Employer financial offerings a mixed bag

May 8, 2006 @ 12:01 am

By Gary S. Mogel

NEW YORK - Some advisers see financial products and services provided to their clients by employers as inadequate and top-heavy with fees. Others, however, view them as useful adjuncts to the plans they devise.

About two-fifths of employees said they bought more financial protection - including insurance policies, banking services and investment advice - through their employers than from advisers, agents and other sources.

That was among the findings of the Employee Benefits Trend Study, which was released last month by MetLife Inc. in New York.

"The problem with employer-provided products is that the human resources department is usually in charge of them," said Bedda D'Angelo, president of Fiscal Conditioning Inc., a Chapel Hill, N-.C., firm with $15 million in client assets. "Most HR people don't know the difference between the S&P 500 and the Indy 500."

"While the employer plans can be viewed as competition, they can also be an opportunity," said Beau Adams, vice president of business development for BCG Securities Inc. in Delran, N.J., which manages $1.5 billion. "Most advisers will take the employer-provided programs and make them part of the overall financial plan."

For instance, the employee may have employer-provided life insurance with a limit of one- to three-times salary, and the adviser will add a policy giving the employee the generally recommended limit of seven- to 10-times salary.

However, there's the danger that employees can be turned off to certain products - such as long-term-care insurance - because the employer doesn't know how to convince employees that the coverage is needed, according to Mike Ackerman, principal of Integrated Benefit Services Inc., an employee benefits firm in Radnor, Pa.

"Employees across all life stages are viewing the workplace as the site of choice for purchasing investment and protection products," said Ben Colvin, MetLife's vice president of institutional marketing.

An outgrowth of employees' appetite for workplace financial products -which often are sold without accompanying advice - is low confidence in their ability to make financial decisions without advisers, the study found.

"When an employee seeks out their employer for financial advice, it's usually a trust thing as opposed to a cost thing," said Mr. Adams. "They go to the employer, which they believe to be a source of financial knowledge, whether that assumption is valid or not."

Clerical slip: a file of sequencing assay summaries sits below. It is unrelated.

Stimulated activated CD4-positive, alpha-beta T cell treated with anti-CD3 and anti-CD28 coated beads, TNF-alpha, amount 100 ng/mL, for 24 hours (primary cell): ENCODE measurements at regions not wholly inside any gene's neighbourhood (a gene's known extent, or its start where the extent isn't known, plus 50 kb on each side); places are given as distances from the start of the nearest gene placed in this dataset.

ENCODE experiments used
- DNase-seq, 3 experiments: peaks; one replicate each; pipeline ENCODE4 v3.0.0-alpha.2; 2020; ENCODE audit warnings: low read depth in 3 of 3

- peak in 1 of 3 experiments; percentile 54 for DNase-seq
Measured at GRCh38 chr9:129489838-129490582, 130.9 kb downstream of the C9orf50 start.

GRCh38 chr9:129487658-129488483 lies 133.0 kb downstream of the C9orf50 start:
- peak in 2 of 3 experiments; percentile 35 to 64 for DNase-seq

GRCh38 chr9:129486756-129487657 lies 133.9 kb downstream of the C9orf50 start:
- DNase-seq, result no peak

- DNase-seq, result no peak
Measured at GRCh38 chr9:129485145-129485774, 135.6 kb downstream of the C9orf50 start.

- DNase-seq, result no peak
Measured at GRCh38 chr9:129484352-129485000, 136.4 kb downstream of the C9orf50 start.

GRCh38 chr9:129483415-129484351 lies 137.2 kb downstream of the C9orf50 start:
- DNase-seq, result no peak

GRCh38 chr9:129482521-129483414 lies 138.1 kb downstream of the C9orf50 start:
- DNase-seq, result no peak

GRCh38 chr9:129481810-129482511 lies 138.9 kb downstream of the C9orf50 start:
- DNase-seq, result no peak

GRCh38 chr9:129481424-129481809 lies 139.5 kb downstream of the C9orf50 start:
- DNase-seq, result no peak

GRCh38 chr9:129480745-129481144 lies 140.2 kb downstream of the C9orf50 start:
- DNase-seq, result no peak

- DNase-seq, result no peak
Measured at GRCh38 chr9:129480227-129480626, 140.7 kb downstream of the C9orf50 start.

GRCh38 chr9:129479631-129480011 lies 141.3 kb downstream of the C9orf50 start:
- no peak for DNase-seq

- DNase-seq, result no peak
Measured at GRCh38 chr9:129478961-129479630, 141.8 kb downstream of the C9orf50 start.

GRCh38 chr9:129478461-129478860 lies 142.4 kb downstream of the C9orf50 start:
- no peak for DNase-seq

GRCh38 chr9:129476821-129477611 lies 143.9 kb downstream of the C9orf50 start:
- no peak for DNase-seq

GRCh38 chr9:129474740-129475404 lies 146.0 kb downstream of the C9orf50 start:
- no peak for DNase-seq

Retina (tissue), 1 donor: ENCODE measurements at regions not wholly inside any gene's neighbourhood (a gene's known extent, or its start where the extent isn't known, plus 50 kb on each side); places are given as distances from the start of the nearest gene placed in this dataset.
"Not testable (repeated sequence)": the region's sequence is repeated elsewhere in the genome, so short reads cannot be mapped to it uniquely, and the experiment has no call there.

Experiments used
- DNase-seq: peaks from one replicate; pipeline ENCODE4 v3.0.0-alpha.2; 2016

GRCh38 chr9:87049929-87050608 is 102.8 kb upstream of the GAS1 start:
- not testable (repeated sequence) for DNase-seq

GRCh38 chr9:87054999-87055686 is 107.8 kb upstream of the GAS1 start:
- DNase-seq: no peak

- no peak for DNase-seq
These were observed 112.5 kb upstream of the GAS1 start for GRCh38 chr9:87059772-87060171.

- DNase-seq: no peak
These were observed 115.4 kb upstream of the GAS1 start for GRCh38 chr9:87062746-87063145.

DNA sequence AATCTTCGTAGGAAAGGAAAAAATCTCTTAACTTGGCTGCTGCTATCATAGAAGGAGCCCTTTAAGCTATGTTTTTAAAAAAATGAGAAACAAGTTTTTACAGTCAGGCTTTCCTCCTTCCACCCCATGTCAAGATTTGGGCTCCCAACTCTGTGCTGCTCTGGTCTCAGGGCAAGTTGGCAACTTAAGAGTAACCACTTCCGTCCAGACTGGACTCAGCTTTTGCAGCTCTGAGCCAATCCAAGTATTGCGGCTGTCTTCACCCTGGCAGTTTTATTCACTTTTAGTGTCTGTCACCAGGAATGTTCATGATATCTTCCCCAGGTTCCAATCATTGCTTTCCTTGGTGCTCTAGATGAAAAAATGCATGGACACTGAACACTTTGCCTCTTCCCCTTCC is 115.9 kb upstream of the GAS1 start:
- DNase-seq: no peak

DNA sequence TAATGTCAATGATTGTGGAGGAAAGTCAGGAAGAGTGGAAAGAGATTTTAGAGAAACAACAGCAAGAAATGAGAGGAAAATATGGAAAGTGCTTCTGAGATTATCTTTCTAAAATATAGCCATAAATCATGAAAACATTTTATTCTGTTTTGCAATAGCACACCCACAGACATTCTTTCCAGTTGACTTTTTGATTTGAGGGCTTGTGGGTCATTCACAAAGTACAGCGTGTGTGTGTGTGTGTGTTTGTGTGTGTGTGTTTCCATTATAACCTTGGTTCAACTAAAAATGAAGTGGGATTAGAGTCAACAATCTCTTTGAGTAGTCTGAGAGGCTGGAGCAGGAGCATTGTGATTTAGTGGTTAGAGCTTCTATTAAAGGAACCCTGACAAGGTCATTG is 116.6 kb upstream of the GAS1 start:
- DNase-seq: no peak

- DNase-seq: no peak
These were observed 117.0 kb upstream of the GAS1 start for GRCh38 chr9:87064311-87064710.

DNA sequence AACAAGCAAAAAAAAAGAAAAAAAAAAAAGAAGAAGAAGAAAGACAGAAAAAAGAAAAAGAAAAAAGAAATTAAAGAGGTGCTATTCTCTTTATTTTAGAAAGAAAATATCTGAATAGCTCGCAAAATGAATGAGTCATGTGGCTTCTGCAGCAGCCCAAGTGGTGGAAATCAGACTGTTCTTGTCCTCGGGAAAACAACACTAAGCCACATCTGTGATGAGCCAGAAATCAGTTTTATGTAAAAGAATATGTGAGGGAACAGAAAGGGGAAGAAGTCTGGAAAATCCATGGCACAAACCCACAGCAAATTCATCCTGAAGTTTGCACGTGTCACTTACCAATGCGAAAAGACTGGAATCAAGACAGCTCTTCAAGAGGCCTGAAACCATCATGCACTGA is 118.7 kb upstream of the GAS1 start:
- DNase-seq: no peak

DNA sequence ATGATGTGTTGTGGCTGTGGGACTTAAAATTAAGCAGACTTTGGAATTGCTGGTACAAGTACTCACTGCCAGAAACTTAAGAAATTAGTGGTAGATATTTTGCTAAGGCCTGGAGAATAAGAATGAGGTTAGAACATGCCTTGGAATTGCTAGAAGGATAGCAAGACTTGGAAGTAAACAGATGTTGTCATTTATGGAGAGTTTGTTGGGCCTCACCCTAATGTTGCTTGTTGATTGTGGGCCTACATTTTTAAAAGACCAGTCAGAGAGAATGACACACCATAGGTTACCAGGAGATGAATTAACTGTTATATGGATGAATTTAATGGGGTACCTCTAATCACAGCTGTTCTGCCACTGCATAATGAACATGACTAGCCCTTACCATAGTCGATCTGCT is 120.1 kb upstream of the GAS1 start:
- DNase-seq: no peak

The employer typically pays for advice related to investments in a 401(k) or other retirement plan, while the employee often pays for advice related to other aspects of personal financial planning, such as Section 529 plans, Mr. Adams noted.

Only about one-third of employees were confident that they could make good financial decisions without an adviser and said that they wanted their employer to provide access to a financial planner, the study found. However, employers didn't seem to be responding to their employees' hunger for financial advice, as only 14% identified "helping employees make better decisions" about their finances as a "very important" benefit.

"Employers should provide targeted benefits education, especially at times of key trigger events such as getting married, buying a home or having a child," said Mr. Colvin.

But depending on advice by employer-provided or employer-recommended planners can be a big mistake, according to Ms. D'Angelo.

"Many employees are financially naive and may not realize that what's being recommended to them is loaded with fees and that they are paying full retail commissions," she said. Most of the employer-provided advisers are salespeople, not fiduciaries, she added. "Until the employers are held legally liable for the advice, its quality probably won't change."

"Some employers give perks to executives that may include stipends to buy estate planning and legal services," said Mike Maher, a principal of Valley Forge Investment Consultants Inc. in King of Prussia, Pa., which manages $500 million.

An employer may give executives a certain sum, usually about $10,000, to spend on planning services, Ms. D'Angelo said. "Unfortunately, the executives often waste the money by going to firms that sell them off-the-shelf products rather than provide true financial planning."

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